The article covers the problem of glorification of underage volunteers in the Russian army during the years of World War l. The article is focused on the beginnings of the voluntary movement, the first appearances of volunteers at the front and the glorification of the children, who heroically performed at the fronts in the periodical press.
The sources for the work are the articles in Russian circular periodicals (newspapers and magazines) and the postcards, issued before the Revolution, illustrating the problem of glorification of young volunteers in the Russian army during World War l. The author achieved the research goals, applying general scientific methods (analysis and synthesis, particularization, generalization) and the conventional methods of historical analysis. It enables the author to study the causes, motivating the Russian youth to flee to the front as volunteers.
In conclusion the authors resume that the unexpectedly appeared movement of underage volunteers became a fait accompli despite the counteractions of civic and military authorities. Having failed to prevent and stop it with the help of prohibitive practices, the Russian government presented young volunteers activities as the samples of patriotic service in mass media
The paper analyzes caricature as a propaganda instrument utilized during World War I. The source used includes caricatures published in Ogoniok, a Russian magazine, in 1914–1916.
The systematization principle, applied in the study into the caricatures, helped to identify main topics that were a subject for debate in the periodical press. Importantly, the researcher also remains as neutral in their interpretation and assessment of the actual material in the study as possible.
At the end, the author concludes that the Ogoniok magazine focused its caricatures on the topic of Germany during World War I, while allies of Germany – Austria-Hungary and Turkey – were paid much less attention. The propaganda usually portrayed German allies in as dependent countries which were subordinate to Germany. In addition to the Entente's enemies, the caricature genre highlighted the military topic and the subject of the issued society faced in the rear.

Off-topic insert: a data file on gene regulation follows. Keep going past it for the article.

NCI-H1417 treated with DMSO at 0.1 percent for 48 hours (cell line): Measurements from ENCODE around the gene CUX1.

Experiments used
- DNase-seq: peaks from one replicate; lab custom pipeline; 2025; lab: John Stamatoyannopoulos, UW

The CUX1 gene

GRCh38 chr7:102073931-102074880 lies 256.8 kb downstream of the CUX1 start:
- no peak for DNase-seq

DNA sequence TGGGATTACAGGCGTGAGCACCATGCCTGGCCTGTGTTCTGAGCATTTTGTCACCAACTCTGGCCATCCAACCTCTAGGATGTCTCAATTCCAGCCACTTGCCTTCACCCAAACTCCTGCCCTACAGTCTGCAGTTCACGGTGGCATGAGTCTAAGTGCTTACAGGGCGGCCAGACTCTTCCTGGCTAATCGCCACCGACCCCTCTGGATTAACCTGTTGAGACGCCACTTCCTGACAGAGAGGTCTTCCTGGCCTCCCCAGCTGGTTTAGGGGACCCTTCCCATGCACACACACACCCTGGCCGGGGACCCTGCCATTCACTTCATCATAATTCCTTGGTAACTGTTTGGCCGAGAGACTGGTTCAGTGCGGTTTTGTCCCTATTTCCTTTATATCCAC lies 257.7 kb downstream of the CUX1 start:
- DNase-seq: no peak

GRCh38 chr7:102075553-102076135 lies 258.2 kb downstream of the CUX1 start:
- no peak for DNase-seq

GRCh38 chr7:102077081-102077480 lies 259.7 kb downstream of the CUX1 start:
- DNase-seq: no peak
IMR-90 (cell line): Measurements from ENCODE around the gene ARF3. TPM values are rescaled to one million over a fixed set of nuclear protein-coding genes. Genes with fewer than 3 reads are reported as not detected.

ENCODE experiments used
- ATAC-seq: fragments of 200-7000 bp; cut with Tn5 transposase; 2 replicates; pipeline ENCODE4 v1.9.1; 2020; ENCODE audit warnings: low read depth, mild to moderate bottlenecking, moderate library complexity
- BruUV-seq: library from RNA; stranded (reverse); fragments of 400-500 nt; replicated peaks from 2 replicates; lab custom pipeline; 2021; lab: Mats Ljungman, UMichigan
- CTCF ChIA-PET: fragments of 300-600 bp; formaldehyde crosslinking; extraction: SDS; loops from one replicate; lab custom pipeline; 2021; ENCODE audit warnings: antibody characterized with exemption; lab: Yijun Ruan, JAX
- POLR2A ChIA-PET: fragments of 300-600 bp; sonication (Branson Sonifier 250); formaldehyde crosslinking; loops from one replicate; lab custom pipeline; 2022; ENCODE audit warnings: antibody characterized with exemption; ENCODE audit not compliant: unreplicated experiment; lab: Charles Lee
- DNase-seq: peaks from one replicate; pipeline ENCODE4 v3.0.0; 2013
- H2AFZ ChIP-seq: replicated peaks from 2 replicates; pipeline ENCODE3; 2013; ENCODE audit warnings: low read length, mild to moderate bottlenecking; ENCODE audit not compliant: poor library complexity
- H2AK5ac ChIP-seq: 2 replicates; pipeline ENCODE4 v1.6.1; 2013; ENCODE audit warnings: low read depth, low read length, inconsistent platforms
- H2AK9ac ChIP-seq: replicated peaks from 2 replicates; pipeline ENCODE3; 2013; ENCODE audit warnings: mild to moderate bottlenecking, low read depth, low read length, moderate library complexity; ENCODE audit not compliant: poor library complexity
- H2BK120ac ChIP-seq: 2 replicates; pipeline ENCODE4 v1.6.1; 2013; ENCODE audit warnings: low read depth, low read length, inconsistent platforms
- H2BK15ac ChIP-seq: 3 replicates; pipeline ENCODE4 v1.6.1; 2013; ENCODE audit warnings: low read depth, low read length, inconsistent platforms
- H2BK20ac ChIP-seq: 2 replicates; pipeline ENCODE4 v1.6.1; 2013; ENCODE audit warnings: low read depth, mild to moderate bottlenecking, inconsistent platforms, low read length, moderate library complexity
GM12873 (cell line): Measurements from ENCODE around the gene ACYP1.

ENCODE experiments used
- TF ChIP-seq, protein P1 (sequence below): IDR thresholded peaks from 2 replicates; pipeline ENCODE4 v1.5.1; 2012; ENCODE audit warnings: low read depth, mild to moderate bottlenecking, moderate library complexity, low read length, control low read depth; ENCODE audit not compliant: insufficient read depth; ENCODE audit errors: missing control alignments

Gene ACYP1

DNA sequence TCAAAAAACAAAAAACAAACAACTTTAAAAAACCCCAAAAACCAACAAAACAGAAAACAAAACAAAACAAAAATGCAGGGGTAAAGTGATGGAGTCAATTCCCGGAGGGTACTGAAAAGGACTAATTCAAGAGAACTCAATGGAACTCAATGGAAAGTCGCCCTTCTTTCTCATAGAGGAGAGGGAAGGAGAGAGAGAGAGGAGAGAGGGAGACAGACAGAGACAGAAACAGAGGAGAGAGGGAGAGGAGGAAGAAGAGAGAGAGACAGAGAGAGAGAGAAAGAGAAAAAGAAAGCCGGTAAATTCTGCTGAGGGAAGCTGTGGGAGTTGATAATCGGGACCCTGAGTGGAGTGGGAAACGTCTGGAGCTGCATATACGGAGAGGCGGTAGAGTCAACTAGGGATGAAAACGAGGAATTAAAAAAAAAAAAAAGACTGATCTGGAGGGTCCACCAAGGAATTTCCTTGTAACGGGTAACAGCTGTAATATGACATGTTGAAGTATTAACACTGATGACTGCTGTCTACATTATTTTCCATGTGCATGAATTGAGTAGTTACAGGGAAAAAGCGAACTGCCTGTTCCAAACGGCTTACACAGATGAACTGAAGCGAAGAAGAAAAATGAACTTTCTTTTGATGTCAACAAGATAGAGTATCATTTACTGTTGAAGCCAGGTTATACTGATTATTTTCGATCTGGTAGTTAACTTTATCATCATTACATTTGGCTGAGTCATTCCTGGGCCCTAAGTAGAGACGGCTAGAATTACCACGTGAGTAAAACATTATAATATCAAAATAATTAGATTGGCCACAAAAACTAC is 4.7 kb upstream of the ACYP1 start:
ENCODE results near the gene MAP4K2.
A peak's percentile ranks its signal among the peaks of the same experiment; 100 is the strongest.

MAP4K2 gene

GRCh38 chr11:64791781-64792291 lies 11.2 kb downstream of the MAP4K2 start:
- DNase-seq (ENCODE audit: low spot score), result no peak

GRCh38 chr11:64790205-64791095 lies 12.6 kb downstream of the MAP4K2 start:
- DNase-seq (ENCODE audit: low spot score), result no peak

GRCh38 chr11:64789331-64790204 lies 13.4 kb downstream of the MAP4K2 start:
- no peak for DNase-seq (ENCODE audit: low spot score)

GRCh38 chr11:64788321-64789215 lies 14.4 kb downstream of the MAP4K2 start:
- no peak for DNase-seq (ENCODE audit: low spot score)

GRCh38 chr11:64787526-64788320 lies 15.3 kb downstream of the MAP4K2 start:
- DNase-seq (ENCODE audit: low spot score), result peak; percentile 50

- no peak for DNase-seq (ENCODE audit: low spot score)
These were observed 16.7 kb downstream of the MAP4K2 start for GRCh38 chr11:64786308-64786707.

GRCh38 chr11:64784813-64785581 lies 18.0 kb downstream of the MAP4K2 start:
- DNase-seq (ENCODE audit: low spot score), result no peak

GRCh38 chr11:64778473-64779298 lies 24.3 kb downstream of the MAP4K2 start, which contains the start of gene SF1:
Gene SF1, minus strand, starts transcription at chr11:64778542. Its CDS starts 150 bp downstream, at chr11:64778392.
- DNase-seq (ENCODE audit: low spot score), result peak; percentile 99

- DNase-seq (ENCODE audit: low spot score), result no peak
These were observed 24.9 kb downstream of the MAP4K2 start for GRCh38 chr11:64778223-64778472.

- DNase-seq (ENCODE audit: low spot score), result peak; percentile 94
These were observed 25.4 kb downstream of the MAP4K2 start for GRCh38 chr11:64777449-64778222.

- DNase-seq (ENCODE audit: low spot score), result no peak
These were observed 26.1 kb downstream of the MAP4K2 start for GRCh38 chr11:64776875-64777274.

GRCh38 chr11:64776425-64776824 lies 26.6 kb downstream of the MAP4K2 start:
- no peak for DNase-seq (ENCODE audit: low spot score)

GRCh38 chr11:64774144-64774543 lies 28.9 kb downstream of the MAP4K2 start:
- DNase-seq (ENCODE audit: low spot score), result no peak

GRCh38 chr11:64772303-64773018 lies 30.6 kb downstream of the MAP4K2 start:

The article considers the propaganda in the press, radio, cinema and scenic art during the German occupation of 1941–1943 based on the examples of five regions that were a part of the Ukraine military zone (Chernigov, Sumy, Kharkov, Voroshilovgrad and Donetsk regions), controlled by the military authorities.
The works of the contemporary Ukrainian historians, as well as the archival documents of the supreme authorities and administration of Ukraine central state archive (KMF-8 foundation, which holds the documents photocopies of the "South" Army), state archives of the Sumy and Kharkov regions and the periodical press materials of the occupation time were used in the research.
It is noted that the ideological principles of the Nazi and their confidence in the success of the "blitzkrieg" did not allow the invaders to follow the pragmatic political course, offered by A. Rosenberg. Certain propaganda efforts were successful largely due to the involvement of the representatives of the local intelligentsia.
This article considers tactical and technical characteristics of a Russian army’s propaganda weapon – the medium powered sound broadcasting station ZS-82 (“The Decorator”) on a base of open sources.
The sources used for the compilation of this article were various open source data, such as official news websites, forums, educational and scientific literature.
Despite some thematic diversity, this topic is presented quite limitedly in the open access. We used general scientific methods, analysis and synthesis methods, concretization and generalization in solving research problems. The use of these techniques allowed us to create a complete picture of combat use of this technology in local conflicts at the end of XX – beginning of XXI centuries.
In conclusion, it is indicated that the Russian army arsenal possesses an effective means of advocacy – the medium powered ZS-82 “The Decorator”. Despite its limited combat use, practice showed that this equipment can be used for conducting negotiations (agitation), as well for performing disinformation activities.
The paper considers first propaganda efforts by the German intelligence services to carry out activities as part of the General Vlasov Campaign in the occupied territories and at the front. It cites a German document from the archives of the German Ministry of Foreign Affairs – "Development and Status of War Propaganda in the East since Autumn 1942 (Vlasov Campaign)". The English version of the document is published for the first time. The paper specifically looks at the international consequences that followed from this campaign.